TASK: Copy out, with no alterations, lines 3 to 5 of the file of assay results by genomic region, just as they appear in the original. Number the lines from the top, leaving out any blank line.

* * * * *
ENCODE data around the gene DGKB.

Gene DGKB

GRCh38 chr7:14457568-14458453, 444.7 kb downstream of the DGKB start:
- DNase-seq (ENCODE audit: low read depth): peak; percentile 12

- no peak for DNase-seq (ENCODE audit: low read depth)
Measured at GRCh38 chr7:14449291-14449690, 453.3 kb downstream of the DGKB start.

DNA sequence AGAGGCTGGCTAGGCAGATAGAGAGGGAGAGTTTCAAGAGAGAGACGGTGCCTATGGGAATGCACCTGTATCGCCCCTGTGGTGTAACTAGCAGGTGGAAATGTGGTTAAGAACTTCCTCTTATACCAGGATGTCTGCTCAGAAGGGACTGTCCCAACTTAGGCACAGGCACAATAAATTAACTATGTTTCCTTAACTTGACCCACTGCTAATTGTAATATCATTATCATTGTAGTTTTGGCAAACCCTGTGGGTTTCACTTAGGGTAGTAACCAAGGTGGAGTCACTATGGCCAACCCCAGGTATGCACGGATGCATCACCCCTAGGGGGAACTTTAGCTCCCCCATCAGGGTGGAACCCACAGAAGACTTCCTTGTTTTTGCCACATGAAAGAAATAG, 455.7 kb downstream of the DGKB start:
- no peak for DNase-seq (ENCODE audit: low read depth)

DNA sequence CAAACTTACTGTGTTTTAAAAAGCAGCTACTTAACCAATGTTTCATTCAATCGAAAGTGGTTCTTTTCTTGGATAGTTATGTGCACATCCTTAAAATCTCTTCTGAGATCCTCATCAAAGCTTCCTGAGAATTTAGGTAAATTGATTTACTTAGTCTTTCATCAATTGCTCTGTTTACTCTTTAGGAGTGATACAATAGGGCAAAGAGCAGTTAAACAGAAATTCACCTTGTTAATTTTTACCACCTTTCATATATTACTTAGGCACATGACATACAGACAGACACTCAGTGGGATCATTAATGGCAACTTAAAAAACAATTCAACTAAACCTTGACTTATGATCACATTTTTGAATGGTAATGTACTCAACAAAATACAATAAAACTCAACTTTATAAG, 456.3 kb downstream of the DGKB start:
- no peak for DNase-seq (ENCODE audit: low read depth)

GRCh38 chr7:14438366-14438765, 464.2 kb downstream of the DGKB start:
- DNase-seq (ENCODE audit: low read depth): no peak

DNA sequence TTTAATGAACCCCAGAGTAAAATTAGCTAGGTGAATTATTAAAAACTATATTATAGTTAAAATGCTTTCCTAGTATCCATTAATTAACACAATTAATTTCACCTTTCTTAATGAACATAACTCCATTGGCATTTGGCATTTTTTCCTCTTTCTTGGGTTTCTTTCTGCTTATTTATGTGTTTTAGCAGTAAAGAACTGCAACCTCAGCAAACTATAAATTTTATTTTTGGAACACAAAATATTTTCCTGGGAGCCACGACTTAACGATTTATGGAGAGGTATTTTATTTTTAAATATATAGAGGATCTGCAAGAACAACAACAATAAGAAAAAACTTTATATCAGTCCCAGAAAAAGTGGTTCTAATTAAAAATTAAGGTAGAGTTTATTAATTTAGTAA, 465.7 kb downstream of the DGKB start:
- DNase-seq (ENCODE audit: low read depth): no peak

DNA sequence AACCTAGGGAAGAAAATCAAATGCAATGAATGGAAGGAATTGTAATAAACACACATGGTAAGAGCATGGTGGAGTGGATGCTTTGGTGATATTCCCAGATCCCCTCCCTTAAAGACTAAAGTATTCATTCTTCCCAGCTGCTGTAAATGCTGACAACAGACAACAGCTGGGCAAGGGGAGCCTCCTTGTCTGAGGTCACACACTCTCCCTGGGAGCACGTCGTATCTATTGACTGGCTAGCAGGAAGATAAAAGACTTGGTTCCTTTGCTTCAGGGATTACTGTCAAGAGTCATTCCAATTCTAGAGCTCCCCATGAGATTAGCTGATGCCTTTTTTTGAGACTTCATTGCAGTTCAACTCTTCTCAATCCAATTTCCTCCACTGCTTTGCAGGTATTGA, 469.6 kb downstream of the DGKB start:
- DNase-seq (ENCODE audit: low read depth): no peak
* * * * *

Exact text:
GRCh38 chr7:14457568-14458453, 444.7 kb downstream of the DGKB start:
- DNase-seq (ENCODE audit: low read depth): peak; percentile 12

- no peak for DNase-seq (ENCODE audit: low read depth)